1. Shalom! Dr. Schiffman. You know many years ago there was a man who loved so much a child that he wasnt his son that he took him, raised him and gave him a home. This man was my jewish grandfather and that boy now is a CEO of a corporation and for many years was the principal manager of and international bank. He is very greateful. In the 90’s too, my jewish uncle took a little baby that was homeless and she wasn’t her child but she loved and raised her. Now she is a proffesional and works in and university, here in my country Paraguay (south america). My grandpa and my uncle are with the Lord but his legacy of responsability continues and they gave a example. In the present I always try to help and follow that example. We the jewish people have the RESPONSABILITY to shine in the the darkness. Be blessed. By Osmar Torres

  2. Shalom! Dr. Schiffman. You know many years ago there was a man who loved a homeless child that he educated and raised him in his own house like his father even when the boy wasn’t his son. That boy now is a CEO of a finantial organization and many years was a CEO of a very important bank in my country and that man who raised him was my jewish grandfather. In the 90’s too a woman took a responsability for a little girl in an extreme poverty situation and lover her and raised her. Now that girl is a proffesional and works at the most important university here and that womanwas my jewish uncle. Both my grandpa and my uncle are with the Lord now but the example of love and responasbility that they gave with his life i treasured in my heart and try to follow it. We the jewish people have always the responsability to help others and shine in the darkness. God bless you!! You have an excellent blog. By Osmar Torres

  3. Dear Dr. Schiffman.
    I frequently read your blogs because it gives me a jewish viewpoint to my very catholic upbringing of the past. Some of your view points I agree with and some I disagree. Thats understanable you might say. About this fellow the good samaratin I would like to add:
    to who is my neighbour?
    If you are a religious then everybody becomes your neighbour or how else can you apporach them and plant the seed if that be your main line of work?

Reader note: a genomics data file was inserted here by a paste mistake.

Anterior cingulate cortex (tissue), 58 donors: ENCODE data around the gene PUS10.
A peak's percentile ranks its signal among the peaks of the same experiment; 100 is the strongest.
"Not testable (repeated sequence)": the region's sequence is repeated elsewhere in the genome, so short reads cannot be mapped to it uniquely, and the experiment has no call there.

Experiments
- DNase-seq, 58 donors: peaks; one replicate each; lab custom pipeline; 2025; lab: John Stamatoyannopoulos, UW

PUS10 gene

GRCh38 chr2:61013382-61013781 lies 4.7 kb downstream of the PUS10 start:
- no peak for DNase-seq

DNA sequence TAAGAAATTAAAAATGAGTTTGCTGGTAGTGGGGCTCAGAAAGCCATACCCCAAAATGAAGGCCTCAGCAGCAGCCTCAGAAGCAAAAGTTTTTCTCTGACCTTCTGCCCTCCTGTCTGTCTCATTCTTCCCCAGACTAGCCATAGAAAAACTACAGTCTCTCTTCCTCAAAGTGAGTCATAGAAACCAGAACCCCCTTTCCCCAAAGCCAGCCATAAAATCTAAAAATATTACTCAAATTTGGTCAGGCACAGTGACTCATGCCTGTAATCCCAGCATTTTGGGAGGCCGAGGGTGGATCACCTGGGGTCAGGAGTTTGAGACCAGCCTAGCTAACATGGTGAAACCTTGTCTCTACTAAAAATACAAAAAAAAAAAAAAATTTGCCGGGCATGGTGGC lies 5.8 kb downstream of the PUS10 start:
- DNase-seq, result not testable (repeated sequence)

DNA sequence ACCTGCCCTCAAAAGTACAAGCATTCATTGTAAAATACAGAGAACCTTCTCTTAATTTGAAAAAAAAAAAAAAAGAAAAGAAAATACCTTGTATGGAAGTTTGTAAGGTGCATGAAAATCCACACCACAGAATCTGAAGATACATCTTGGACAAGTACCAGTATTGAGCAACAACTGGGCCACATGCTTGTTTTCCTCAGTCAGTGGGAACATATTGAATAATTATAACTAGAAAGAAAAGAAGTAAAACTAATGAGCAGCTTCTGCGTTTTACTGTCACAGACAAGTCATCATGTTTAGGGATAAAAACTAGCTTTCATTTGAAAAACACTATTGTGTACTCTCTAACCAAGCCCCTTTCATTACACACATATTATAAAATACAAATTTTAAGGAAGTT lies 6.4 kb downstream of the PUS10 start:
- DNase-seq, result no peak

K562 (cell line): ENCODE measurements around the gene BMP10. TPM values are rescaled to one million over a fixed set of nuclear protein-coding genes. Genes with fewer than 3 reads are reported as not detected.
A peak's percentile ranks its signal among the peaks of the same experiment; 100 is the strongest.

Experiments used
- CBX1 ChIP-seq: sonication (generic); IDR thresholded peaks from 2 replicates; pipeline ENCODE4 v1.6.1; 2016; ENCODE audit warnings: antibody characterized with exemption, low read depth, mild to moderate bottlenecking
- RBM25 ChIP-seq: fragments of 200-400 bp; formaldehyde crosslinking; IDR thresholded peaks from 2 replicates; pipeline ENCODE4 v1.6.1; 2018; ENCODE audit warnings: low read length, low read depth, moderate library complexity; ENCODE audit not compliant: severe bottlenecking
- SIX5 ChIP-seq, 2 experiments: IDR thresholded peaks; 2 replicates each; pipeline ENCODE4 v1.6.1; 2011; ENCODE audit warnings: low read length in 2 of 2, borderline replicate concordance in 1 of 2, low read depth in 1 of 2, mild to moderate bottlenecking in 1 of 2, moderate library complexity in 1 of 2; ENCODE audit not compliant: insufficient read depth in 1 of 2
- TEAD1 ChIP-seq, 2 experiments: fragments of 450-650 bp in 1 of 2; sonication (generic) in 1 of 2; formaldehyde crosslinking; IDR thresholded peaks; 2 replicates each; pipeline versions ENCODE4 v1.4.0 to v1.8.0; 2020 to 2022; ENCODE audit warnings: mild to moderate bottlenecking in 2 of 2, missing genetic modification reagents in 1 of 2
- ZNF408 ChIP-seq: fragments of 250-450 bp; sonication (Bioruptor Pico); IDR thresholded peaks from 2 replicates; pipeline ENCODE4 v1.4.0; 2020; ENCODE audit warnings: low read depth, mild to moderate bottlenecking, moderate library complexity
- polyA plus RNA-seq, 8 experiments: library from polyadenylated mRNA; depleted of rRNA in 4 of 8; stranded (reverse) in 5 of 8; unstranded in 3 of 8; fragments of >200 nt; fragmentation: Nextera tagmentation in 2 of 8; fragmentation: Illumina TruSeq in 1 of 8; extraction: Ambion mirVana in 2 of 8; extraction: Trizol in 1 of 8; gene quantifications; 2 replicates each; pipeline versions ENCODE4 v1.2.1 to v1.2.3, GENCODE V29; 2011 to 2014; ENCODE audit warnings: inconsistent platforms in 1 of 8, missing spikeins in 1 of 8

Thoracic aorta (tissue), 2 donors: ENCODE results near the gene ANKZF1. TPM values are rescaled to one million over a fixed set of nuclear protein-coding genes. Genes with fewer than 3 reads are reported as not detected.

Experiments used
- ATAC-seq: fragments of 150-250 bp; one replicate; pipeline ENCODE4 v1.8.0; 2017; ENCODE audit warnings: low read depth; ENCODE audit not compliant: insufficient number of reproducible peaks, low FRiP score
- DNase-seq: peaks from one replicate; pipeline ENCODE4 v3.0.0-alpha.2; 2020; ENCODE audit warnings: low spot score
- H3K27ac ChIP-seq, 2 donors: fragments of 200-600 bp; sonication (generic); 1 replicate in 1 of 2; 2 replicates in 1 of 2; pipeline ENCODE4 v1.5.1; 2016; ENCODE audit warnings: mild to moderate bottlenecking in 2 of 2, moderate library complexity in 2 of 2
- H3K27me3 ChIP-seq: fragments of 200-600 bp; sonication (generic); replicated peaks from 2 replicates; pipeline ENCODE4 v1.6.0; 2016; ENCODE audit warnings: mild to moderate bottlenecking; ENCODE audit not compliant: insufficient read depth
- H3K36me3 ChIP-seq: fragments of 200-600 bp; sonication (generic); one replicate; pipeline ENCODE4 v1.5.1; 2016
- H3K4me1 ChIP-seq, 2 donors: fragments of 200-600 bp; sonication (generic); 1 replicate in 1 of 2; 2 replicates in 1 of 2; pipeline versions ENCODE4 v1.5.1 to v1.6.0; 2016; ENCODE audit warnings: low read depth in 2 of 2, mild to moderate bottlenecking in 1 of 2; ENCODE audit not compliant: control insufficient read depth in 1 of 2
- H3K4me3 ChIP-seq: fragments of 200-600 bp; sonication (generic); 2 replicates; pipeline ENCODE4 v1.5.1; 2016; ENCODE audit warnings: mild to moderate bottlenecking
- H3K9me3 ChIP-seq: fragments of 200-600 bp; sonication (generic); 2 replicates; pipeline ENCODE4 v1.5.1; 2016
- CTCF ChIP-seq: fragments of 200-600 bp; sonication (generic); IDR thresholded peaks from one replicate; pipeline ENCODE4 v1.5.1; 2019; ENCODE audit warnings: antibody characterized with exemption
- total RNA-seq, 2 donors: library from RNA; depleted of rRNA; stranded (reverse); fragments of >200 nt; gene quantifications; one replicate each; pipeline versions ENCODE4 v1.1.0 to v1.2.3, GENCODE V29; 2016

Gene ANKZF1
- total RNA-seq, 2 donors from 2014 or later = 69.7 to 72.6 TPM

However if you are a layperson, you might come across a really bad one in sheeps clothing. therefore if you are not sure of that persons values wait and watch. You never can tell what you might be wading into.
    In the good samartins case the man on the road was in capable of harming the one who went to help him;.
    He was a safe victim. .
    The above is my own point of view. SRT.

    • Actually, the Samaritan didn’t ask the victim’s values, and Yeshua didn’t bother to tell us his values. If another person is in need, he shouldn’t have to submit a resume about whether or not he “deserves” help. The man asked Yeshua,”Who is my neighbor.” – Yeshua’s answer, via the parable was that this was the wrong question. You don’t ask WHO is your neighbor, the point is, you need to BE A Neighbor. Sometimes it can cost you to be a neighbor. Its costly to help others. the point is, you should still do it.

  4. Tony’s comments and Rabbi’s response show an interesting contrast between Jewish thought patterns and Roman Catholic thought patterns. I prefer the Jewish.

    This also puts me in mind of the concept of a man’s word being his bond. When a man makes a promise to anyone, including G-d, he takes upon himself the responsibility to make the promise come true, and if he doesn’t know how he will do that he really shouldn’t make the promise. There could be a valid reason for failure to keep the promise, but there cannot be an excuse. An excuse means the promise wasn’t real in the first place, and the man’s word is no good. We should never again trust that man for anything. A reason, on the other hand suggests something the maker of the promise could not have foreseen and could not overcome, despite herculean efforts. For society to continue to exist in any viable form, a man’s word MUST be his bond.


  5. Pingback: The Messianic Week of April 22-28 - cornertassel.com